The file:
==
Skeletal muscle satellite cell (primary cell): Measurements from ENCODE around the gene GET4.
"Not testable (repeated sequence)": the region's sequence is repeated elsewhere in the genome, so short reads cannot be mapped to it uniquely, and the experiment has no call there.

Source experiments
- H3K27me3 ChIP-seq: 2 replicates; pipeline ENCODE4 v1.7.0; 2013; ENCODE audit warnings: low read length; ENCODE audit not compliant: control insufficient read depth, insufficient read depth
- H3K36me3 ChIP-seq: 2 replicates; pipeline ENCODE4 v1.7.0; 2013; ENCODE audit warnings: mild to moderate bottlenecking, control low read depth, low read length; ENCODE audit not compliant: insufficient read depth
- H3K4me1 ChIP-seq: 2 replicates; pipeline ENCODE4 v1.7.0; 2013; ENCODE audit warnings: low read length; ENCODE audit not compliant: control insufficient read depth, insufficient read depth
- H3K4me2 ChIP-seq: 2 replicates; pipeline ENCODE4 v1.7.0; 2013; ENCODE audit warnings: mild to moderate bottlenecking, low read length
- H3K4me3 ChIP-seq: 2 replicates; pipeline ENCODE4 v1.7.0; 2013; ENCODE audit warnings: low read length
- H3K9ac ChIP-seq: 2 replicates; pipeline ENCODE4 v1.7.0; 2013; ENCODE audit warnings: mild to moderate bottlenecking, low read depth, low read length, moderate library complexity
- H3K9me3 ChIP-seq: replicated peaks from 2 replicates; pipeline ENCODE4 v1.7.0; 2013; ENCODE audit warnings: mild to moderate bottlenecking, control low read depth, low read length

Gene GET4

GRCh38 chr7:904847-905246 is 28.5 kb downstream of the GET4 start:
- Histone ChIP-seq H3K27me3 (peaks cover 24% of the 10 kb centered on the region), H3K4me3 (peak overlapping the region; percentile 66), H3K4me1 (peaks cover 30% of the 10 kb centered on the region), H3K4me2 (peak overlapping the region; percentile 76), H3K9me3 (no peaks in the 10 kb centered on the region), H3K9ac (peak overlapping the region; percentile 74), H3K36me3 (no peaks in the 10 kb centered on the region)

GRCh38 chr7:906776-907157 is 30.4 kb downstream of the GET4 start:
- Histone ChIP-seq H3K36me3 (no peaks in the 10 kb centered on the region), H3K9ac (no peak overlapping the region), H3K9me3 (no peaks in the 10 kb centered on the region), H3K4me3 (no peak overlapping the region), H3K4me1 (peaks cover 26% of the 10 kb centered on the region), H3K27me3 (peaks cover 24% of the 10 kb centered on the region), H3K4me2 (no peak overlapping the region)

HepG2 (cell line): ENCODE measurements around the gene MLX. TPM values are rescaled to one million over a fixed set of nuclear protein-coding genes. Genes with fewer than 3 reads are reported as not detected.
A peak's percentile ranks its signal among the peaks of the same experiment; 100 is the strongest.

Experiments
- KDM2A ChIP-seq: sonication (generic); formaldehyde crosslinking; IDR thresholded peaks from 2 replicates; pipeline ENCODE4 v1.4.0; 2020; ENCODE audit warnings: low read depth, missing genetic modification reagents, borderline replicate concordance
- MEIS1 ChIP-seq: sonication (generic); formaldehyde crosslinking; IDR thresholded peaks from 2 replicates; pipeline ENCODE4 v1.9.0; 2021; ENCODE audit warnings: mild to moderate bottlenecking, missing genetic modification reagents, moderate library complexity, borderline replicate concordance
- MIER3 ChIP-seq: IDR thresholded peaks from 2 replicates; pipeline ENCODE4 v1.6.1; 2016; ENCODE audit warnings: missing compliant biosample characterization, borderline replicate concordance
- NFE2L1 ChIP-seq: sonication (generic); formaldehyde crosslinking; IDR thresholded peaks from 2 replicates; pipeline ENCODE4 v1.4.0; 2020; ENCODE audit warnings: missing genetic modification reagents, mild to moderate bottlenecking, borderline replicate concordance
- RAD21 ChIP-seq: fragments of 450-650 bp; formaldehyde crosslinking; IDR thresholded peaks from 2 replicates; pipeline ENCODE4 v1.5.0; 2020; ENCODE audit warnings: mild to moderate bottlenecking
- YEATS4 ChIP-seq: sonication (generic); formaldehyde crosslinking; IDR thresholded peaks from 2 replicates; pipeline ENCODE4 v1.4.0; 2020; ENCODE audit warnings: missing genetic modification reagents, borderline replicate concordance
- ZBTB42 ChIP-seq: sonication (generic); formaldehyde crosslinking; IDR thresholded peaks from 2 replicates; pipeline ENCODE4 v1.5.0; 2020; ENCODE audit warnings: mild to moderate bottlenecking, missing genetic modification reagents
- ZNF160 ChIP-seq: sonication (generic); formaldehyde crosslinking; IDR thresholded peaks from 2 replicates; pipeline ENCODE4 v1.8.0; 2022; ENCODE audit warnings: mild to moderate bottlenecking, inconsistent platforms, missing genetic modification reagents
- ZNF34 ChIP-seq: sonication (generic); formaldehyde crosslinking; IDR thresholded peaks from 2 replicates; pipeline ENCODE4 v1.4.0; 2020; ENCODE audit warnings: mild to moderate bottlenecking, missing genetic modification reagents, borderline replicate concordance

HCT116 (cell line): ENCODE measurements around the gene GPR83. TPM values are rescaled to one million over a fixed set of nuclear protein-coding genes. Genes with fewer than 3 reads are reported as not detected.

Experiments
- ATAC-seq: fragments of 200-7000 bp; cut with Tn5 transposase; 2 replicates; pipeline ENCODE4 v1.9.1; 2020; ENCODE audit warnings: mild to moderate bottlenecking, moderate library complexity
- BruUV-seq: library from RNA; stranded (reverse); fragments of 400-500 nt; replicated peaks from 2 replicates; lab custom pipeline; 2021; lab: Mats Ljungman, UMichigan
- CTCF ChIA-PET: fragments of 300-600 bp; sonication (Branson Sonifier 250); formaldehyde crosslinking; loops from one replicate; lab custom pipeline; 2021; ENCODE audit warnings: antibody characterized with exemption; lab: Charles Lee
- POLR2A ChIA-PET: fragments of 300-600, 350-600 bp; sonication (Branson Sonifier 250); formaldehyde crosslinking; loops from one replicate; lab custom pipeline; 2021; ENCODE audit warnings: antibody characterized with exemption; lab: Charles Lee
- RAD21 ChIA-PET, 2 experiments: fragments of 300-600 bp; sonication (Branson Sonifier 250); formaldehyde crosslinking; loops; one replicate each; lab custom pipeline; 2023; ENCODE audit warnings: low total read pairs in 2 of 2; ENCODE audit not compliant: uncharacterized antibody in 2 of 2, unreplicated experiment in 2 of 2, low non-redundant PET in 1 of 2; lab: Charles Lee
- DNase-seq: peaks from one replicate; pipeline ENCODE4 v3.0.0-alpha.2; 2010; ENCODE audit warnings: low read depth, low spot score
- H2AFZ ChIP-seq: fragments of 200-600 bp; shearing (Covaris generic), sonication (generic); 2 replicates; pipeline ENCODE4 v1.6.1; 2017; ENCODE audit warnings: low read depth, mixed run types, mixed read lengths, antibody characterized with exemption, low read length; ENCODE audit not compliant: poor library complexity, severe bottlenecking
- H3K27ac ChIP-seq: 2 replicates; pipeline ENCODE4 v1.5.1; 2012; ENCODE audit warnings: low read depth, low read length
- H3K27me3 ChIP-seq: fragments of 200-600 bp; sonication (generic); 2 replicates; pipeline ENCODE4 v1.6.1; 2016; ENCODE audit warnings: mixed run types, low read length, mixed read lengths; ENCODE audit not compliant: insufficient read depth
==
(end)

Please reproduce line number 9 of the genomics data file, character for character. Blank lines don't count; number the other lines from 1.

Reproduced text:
- H3K9ac ChIP-seq: 2 replicates; pipeline ENCODE4 v1.7.0; 2013; ENCODE audit warnings: mild to moderate bottlenecking, low read depth, low read length, moderate library complexity